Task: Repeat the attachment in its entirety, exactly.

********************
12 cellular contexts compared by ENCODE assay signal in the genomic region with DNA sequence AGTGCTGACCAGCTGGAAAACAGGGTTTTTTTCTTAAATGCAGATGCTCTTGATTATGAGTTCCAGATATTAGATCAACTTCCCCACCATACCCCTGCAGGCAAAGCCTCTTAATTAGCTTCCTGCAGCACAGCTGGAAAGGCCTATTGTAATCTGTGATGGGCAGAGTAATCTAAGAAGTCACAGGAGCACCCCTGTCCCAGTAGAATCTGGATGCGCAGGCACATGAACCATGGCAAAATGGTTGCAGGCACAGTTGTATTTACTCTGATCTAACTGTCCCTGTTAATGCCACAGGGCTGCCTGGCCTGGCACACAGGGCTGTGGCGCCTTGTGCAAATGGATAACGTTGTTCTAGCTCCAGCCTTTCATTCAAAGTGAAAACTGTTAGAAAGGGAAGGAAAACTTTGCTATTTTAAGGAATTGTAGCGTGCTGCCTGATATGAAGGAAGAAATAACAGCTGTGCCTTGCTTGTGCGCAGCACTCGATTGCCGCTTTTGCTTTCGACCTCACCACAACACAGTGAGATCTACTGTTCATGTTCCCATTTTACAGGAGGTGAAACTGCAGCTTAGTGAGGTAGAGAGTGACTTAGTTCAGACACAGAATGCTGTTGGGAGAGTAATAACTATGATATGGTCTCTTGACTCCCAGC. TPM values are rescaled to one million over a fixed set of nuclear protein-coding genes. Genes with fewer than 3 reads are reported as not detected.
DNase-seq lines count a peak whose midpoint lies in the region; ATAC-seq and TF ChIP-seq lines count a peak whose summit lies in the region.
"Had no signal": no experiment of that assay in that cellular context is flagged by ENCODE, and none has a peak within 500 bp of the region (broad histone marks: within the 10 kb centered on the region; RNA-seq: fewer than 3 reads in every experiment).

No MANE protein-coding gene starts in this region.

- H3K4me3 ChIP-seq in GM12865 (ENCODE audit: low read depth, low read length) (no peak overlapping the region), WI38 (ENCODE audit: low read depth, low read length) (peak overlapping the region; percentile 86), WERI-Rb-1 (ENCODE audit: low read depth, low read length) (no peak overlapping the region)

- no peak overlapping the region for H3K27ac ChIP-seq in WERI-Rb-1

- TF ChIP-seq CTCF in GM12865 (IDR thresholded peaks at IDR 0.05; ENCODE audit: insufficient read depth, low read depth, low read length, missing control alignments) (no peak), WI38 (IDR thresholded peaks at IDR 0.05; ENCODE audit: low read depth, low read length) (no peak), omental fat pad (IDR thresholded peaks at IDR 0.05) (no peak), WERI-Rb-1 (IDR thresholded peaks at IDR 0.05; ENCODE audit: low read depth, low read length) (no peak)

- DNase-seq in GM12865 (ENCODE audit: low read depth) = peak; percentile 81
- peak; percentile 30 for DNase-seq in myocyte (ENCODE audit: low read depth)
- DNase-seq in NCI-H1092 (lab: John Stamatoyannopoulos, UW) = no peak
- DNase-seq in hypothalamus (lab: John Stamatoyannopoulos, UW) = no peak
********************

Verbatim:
12 cellular contexts compared by ENCODE assay signal in the genomic region with DNA sequence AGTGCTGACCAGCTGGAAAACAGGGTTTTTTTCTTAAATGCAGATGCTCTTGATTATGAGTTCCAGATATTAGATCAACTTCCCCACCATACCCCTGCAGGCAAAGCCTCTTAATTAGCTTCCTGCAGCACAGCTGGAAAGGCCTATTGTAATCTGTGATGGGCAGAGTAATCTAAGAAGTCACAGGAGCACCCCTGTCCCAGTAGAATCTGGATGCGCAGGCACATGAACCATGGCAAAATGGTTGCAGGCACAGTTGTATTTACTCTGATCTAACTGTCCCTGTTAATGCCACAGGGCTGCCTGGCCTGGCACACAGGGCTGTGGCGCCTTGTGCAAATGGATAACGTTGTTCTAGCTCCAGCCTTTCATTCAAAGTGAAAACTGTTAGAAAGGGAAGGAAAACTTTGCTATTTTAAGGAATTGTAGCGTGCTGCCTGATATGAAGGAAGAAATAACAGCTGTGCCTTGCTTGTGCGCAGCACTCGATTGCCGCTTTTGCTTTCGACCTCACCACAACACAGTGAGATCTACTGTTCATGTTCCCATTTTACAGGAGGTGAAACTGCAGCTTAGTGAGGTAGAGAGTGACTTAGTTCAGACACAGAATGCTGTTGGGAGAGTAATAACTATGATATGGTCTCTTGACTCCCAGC. TPM values are rescaled to one million over a fixed set of nuclear protein-coding genes. Genes with fewer than 3 reads are reported as not detected.
DNase-seq lines count a peak whose midpoint lies in the region; ATAC-seq and TF ChIP-seq lines count a peak whose summit lies in the region.
"Had no signal": no experiment of that assay in that cellular context is flagged by ENCODE, and none has a peak within 500 bp of the region (broad histone marks: within the 10 kb centered on the region; RNA-seq: fewer than 3 reads in every experiment).

No MANE protein-coding gene starts in this region.

- H3K4me3 ChIP-seq in GM12865 (ENCODE audit: low read depth, low read length) (no peak overlapping the region), WI38 (ENCODE audit: low read depth, low read length) (peak overlapping the region; percentile 86), WERI-Rb-1 (ENCODE audit: low read depth, low read length) (no peak overlapping the region)

- no peak overlapping the region for H3K27ac ChIP-seq in WERI-Rb-1

- TF ChIP-seq CTCF in GM12865 (IDR thresholded peaks at IDR 0.05; ENCODE audit: insufficient read depth, low read depth, low read length, missing control alignments) (no peak), WI38 (IDR thresholded peaks at IDR 0.05; ENCODE audit: low read depth, low read length) (no peak), omental fat pad (IDR thresholded peaks at IDR 0.05) (no peak), WERI-Rb-1 (IDR thresholded peaks at IDR 0.05; ENCODE audit: low read depth, low read length) (no peak)

- DNase-seq in GM12865 (ENCODE audit: low read depth) = peak; percentile 81
- peak; percentile 30 for DNase-seq in myocyte (ENCODE audit: low read depth)
- DNase-seq in NCI-H1092 (lab: John Stamatoyannopoulos, UW) = no peak
- DNase-seq in hypothalamus (lab: John Stamatoyannopoulos, UW) = no peak